-- Strings that must not be present in a working registration page
local negativeCriteria = {
"Access Denied",
"You are not authorized"

function portrule(host, port)
return shortport.http(host, port)

function action(host, port)
local httpResp
local msg = {}

-- Abort if the HTTP response is empty or not 200 OK
httpResp = http.get(host, port, url)
if httpResp.status ~= 200 or httpResp.body == "" then
return nil

-- Abort if known "access denied" strings are found
for k,v in pairs(negativeCriteria) do
if string.find(httpResp.body,v) then
return nil

-- Abort if known registration page strings cannot be found
for k,v in pairs(positiveCriteria) do
if not string.find(httpResp.body,v) then
return nil

-- Output message
msg[#msg+1] = "Possible CMS user registration interface at:"
msg[#msg+1] = port.service .. "://" .. host.targetname .. ":" ..
port.number .. url
return stdnse.strjoin("\n", msg)


Sunday, July 24, 2011

In case anybody is still wondering...

Given the media attention to recent hacks (Anonymous, AntiSec, NoNameCrew, etc) it is easy to observe how the public reacts to these incidents and read some comments on what people think about it. The most common reaction seems to be astonishment and a bit of surprise how apparent technical barriers can be circumvented.

Google dorks are by no means new, but do a good job in demonstrating how easy it could be sometimes. In the case of the German Customs Authority hack a misconfigured XAMPP installation seemed to be the gateway into the internal network. XAMPP is a preconfigured web development environment not intended for production use, as some security options are purposely turned off. Want some more XAMPP installations connected to the internet? Click here.

Looking for access to phpMyAdmin, a tool to administer web sever databases (and potentially to get full r/w access to several web sites at once)? Click here. Looking for user names and passwords of FTP logins, potentially used for web site administration? Click here. (By the way, a free online tool to decrypt these obfuscated passwords can be found here.)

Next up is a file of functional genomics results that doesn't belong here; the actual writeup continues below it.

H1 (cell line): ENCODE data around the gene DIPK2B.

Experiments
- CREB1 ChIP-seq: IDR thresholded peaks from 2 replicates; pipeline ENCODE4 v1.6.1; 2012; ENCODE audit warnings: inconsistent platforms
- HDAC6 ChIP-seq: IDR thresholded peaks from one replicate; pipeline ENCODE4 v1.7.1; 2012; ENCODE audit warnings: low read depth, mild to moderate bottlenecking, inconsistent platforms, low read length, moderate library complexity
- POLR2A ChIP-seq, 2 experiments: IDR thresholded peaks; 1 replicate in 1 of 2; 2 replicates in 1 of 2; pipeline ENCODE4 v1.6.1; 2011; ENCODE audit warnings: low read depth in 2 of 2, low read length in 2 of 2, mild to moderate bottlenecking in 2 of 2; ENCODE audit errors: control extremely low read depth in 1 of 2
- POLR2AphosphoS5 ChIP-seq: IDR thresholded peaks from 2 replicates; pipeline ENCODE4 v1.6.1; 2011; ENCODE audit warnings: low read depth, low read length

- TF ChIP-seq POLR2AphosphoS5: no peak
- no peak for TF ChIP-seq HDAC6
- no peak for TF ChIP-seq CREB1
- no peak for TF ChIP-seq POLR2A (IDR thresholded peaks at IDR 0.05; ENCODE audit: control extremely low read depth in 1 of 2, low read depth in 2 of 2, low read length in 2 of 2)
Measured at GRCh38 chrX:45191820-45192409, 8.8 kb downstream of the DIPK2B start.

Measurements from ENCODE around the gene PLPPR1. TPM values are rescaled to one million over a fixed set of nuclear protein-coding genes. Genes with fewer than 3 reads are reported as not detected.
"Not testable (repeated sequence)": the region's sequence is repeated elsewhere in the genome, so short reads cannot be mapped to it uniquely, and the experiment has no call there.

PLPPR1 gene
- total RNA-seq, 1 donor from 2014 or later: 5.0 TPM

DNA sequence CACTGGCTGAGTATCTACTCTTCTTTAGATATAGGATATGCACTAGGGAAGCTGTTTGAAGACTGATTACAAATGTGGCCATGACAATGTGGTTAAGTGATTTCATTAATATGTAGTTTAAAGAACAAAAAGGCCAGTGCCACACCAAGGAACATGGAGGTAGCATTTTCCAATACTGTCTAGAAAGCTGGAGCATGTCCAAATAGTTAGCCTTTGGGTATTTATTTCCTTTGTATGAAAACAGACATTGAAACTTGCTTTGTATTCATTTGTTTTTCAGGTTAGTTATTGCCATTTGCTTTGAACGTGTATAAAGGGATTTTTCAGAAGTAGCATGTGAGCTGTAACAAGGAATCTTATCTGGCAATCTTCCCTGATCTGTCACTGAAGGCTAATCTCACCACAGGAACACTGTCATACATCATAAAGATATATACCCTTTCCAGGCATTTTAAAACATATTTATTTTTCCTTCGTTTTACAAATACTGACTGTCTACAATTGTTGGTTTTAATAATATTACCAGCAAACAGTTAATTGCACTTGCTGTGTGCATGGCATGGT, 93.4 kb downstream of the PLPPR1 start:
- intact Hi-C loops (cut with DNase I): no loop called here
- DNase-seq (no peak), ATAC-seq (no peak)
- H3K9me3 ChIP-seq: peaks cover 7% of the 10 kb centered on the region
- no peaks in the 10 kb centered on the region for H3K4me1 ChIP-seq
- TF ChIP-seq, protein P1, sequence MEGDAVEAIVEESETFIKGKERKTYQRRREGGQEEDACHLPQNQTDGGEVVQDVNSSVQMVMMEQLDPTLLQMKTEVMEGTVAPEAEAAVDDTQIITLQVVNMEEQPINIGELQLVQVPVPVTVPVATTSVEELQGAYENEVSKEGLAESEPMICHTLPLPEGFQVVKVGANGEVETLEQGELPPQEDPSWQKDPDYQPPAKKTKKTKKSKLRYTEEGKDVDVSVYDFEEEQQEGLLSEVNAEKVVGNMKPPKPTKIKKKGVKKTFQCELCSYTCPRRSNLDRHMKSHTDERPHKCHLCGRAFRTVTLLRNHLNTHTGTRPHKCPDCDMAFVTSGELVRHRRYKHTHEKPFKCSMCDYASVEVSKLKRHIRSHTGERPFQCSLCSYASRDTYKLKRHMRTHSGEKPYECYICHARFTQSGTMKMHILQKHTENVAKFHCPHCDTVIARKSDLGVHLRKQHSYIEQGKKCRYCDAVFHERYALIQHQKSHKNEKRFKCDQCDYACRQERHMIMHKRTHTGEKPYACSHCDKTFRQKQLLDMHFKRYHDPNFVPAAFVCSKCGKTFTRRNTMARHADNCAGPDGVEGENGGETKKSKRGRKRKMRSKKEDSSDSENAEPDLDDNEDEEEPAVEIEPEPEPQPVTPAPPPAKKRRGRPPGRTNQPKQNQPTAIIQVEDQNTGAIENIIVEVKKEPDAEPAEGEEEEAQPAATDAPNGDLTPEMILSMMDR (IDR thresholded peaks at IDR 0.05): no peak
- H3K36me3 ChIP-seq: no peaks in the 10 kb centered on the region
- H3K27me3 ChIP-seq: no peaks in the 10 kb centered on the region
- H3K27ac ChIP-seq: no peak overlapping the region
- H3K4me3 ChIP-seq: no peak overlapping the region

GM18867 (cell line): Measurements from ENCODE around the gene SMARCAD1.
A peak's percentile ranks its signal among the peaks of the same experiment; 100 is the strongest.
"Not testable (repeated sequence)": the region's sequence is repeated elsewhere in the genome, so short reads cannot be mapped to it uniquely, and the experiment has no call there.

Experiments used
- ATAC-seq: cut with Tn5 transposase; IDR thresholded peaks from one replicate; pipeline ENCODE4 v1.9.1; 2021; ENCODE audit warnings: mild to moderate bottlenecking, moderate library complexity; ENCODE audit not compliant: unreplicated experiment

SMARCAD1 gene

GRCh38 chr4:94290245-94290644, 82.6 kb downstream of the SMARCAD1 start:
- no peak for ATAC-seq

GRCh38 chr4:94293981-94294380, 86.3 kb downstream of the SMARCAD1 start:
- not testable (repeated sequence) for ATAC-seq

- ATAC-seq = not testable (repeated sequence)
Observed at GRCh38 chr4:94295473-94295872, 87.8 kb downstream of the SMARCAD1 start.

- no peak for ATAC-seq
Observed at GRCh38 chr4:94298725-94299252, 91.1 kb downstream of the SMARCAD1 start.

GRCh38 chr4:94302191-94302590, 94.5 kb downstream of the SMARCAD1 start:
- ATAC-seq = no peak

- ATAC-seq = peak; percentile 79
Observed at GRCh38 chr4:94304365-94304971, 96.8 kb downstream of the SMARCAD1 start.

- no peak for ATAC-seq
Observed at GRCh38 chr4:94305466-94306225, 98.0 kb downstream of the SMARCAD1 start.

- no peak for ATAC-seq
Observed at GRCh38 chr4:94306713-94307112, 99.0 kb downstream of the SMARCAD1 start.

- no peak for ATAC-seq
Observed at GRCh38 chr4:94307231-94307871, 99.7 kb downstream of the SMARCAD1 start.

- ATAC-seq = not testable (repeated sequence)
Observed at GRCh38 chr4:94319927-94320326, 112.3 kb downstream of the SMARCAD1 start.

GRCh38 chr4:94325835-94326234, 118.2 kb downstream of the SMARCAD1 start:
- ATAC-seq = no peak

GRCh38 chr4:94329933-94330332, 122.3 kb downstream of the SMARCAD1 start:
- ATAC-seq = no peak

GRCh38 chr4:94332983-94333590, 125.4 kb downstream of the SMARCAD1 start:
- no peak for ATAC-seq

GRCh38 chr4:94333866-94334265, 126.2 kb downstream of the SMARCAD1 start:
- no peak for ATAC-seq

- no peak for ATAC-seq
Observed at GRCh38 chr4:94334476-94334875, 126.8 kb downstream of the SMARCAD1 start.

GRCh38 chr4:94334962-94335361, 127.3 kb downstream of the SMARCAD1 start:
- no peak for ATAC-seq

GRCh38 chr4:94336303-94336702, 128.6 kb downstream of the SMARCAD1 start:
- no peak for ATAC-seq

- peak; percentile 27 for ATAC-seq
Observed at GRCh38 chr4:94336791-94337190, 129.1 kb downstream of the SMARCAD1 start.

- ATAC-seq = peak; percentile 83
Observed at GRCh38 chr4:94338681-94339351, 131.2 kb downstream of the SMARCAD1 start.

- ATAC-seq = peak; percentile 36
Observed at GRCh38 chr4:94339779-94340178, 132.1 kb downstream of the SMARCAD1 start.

Looking for access to the JMXConsole, an administrative interface of the JBoss application server that potentially allows you to upload your own applications and execute arbitrary operating system commands? Click here.

All in all, from my point of view, chances that a person with little knowledge can easily carry out an attack that gets media attention are quite high, if the attack process is turned around: Don't pick a juicy target and search for vulnerabilities - instead take a vulnerability or misconfiguration and search for a well-known target.

Saturday, June 25, 2011

What login screens reveal

This picture was sent to us by Flo just a couple of days ago. Thanks buddy, keep being that active! What it shows is a company's desktop background. We don't have much more information on that but we can tell from experience that you find such screens a lot more often than you would think.
Administrators in big companies tend to use the desktop background to include detailled information on (most likely server) systems they use. This if of course helpful if you do a lot of remote work and don't wanna accidentally reconfigure a wrong server. However, as practical as it might be for admins, as practical is it for remote (or even local) attackers.

There is some information anonymised on this picture, but I'm sure you get that there are a lot of questions that can be answered just by looking at this picture. You can probably derive the server's role in the network from its hostname. IP address info gives you more knowledge about the network - how a local user could connect or in which address space the servers reside in. You get information about which domain the server belongs to and even get alrady a valid administrator username! You don't have to do any OS recon anymore, do you? Just start preparing your exploints right away. And if you are not sure if a DoS attack would be viable - just have a short look at its cpu, memory, volumes and free space.

Decide yourself if you wanna give all this information to strangers in your network, but probably you do better with increasing the awareness of your admins.

Thursday, June 23, 2011

Information disclosure classic

A few days ago, I spent a couple of hours on a train which by chance lead me to the following information disclosure classic. The person in front of me did some work on his notebook and obviously was not aware that someone might be watching. He was editing a cooperation aggreement that of course showed the involved parties on its first page and allowed me to read some details.

I googled the companies (mostly in the field of smoke detectors and facility management) and from what I saw, they are not really "big players". But I am pretty sure a lot of large companies also fail in protecting their internal information in these situations. A simple screen privacy filter would have done the job. :-)